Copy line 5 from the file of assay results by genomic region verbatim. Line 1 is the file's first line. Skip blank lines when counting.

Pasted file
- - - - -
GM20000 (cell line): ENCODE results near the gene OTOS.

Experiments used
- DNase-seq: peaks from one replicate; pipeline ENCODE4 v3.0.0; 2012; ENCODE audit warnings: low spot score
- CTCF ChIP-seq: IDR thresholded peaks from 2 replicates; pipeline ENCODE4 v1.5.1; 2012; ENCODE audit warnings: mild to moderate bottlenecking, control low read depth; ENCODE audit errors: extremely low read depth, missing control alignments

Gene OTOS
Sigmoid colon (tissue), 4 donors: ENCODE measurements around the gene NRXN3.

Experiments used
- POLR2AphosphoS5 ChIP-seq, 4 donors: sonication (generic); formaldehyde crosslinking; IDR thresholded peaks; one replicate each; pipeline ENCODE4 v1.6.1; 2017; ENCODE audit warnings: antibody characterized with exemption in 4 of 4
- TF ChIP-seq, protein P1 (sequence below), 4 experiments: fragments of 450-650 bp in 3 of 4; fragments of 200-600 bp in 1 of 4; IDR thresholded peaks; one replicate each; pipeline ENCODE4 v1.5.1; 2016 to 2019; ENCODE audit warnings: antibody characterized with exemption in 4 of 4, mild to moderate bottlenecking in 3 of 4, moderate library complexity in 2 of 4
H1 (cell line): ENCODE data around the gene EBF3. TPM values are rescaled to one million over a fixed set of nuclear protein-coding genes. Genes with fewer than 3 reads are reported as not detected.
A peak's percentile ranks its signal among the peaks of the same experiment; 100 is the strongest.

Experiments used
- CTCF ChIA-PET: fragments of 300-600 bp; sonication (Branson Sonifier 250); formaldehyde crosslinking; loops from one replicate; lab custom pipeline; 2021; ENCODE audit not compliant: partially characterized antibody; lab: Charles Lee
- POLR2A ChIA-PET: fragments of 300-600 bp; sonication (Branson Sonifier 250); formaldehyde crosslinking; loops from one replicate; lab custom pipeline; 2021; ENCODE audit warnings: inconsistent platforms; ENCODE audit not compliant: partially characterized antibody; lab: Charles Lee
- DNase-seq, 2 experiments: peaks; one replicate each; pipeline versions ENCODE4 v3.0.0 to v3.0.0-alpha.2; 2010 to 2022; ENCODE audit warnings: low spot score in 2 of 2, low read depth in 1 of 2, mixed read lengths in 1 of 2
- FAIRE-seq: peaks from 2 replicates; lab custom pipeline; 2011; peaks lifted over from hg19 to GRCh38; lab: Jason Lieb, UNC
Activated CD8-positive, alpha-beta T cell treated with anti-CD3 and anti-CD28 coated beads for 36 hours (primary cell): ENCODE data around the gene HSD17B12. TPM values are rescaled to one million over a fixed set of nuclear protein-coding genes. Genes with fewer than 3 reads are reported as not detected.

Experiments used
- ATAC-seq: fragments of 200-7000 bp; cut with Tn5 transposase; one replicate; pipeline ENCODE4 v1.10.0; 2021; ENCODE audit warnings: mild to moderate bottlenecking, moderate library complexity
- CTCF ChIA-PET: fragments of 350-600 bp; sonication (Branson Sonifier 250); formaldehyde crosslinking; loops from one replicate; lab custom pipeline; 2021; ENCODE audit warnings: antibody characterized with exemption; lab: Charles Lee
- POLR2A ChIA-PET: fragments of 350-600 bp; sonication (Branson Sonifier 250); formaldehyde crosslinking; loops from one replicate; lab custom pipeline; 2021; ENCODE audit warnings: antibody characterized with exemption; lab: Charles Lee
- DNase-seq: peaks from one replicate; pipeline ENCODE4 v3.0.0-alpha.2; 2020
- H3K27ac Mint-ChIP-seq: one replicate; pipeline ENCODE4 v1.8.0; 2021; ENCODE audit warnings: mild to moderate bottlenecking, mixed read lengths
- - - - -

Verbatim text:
Gene OTOS